1. Yes, but sometimes you'd cross-check with an adding machine when it came to the more piddling stuff. Though by 1965, Olivetti was selling it's Programma 101 machine, which was a desk calculator. And they weren't the first; who can forget the Sumlock ANITA of 1961?

  4. Every single student who has claimed that they sent me their homework via email (that I never received) could not produce said email in their "sent" box. They always act surprised that their email didn't 'save' it in their sent folder. Never mind the fact that I don't accept work via email, but they really think that's a legitimate excuse and lie... I might respect them more if they had better excuses.

  5. I love it when you make them check and they did send it...to the wrong e-mail address because they misspelled it MULTIPLE TIMES.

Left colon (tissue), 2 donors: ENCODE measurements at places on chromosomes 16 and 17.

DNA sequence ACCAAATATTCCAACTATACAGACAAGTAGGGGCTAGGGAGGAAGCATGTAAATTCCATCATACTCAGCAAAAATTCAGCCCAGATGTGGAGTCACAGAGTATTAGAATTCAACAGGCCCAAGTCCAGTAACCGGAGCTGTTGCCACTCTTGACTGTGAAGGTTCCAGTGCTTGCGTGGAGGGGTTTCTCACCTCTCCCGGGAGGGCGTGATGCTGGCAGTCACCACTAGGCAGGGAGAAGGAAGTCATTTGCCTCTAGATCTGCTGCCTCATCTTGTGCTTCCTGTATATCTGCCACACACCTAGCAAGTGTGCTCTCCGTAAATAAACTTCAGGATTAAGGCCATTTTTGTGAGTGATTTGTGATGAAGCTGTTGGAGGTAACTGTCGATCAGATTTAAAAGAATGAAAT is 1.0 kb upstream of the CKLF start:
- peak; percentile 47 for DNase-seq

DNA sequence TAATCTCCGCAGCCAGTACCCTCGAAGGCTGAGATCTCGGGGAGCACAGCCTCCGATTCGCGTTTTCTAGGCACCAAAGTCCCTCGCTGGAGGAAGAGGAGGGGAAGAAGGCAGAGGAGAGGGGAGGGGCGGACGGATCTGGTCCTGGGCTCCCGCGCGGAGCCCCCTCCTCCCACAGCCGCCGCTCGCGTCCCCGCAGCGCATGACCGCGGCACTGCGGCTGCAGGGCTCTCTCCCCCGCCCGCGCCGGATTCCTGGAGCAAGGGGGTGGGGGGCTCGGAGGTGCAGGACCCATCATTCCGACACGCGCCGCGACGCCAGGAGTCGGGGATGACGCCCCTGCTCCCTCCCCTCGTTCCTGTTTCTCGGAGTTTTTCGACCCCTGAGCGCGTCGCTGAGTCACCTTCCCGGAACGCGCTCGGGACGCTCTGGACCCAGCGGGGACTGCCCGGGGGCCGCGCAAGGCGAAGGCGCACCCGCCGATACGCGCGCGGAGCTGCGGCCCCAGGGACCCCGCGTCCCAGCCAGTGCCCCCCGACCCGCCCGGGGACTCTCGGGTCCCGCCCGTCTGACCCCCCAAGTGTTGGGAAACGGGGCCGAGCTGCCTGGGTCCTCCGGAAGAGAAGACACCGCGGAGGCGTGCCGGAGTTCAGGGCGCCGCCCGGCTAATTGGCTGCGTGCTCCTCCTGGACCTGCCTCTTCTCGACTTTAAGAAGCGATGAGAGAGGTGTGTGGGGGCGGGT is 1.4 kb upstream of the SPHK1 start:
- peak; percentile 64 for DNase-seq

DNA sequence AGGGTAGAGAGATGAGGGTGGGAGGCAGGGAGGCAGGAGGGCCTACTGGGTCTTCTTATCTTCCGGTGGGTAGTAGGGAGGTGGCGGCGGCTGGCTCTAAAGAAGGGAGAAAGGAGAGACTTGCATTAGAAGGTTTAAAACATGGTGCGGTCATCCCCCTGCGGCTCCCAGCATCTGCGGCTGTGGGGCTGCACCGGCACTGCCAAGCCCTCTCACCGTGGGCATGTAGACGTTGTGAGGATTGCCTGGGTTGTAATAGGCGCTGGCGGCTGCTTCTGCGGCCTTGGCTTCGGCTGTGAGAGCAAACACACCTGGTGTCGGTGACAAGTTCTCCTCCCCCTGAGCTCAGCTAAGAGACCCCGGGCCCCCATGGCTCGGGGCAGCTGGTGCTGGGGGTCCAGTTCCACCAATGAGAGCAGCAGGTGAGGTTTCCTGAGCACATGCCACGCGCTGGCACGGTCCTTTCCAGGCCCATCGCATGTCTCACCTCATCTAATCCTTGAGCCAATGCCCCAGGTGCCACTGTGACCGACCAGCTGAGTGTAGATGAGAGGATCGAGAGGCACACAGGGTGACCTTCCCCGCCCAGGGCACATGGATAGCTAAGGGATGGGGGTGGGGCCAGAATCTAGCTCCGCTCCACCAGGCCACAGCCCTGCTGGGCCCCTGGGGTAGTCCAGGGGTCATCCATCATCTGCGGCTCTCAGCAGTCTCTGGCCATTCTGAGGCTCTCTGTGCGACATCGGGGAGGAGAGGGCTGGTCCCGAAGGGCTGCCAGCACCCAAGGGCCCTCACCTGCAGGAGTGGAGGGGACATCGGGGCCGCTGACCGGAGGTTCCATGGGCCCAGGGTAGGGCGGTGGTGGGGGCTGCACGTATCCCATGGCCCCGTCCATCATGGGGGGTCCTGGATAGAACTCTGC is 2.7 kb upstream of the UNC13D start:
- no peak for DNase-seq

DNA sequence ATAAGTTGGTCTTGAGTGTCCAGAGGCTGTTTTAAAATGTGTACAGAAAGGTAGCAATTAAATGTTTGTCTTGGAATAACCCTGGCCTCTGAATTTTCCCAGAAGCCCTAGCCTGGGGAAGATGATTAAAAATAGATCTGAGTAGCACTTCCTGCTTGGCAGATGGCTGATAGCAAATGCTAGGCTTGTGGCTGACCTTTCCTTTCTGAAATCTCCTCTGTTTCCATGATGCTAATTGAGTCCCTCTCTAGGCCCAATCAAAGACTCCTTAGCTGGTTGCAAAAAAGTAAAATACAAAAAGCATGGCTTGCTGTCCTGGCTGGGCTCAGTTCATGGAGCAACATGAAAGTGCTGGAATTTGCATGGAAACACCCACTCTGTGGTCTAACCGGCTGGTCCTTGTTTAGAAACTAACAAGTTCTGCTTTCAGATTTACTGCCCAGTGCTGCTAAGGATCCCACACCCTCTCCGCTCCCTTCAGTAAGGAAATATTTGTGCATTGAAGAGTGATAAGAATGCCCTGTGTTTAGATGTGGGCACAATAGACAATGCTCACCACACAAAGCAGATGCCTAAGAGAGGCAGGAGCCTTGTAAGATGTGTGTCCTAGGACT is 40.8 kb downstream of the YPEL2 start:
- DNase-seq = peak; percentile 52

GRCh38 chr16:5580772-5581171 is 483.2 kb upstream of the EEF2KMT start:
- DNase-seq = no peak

6. Erm...may I throw a little chum in the water? I do not automatically reject work done for another class; recently, for example, I directed students to select a nonfiction work to supplement our exploration of narrative elements AND the research process. Student approaches me and asks if he can read X; it is assigned in another class and he his jammed with work at the moment. I approve the title and ask that he provide me a copy of the requirements re: that book in his other class. There, after reading, he needs to connect the book to the historical record of events immediately surrounding the personal account recorded in the book. For MY class, he will need to do a formal reader response, annotated bib format, in which he examines the text for the author's manipulation of the signature elements; i.e., by what means is the dude "storying." No question there are aspects of his reflection that will appear in both papers--they won't be identical, but because he is a close, reflective and responsible reader, he will be specific in his use of matter from the text in both papers, and there will be heavy flava. The result? He will know his text better. And he will have further exercised his rhetorical chops. Who loses in this situation? There is value in a kid figuring out how to massage an argument so that it meets a variety of criteria, n'est pas? 'Course, I ain't saying a SNOWFLAKE could pull it off in any intellectually powerful way...But then, they ain't foolin' many of us with their replicative innanity, are they?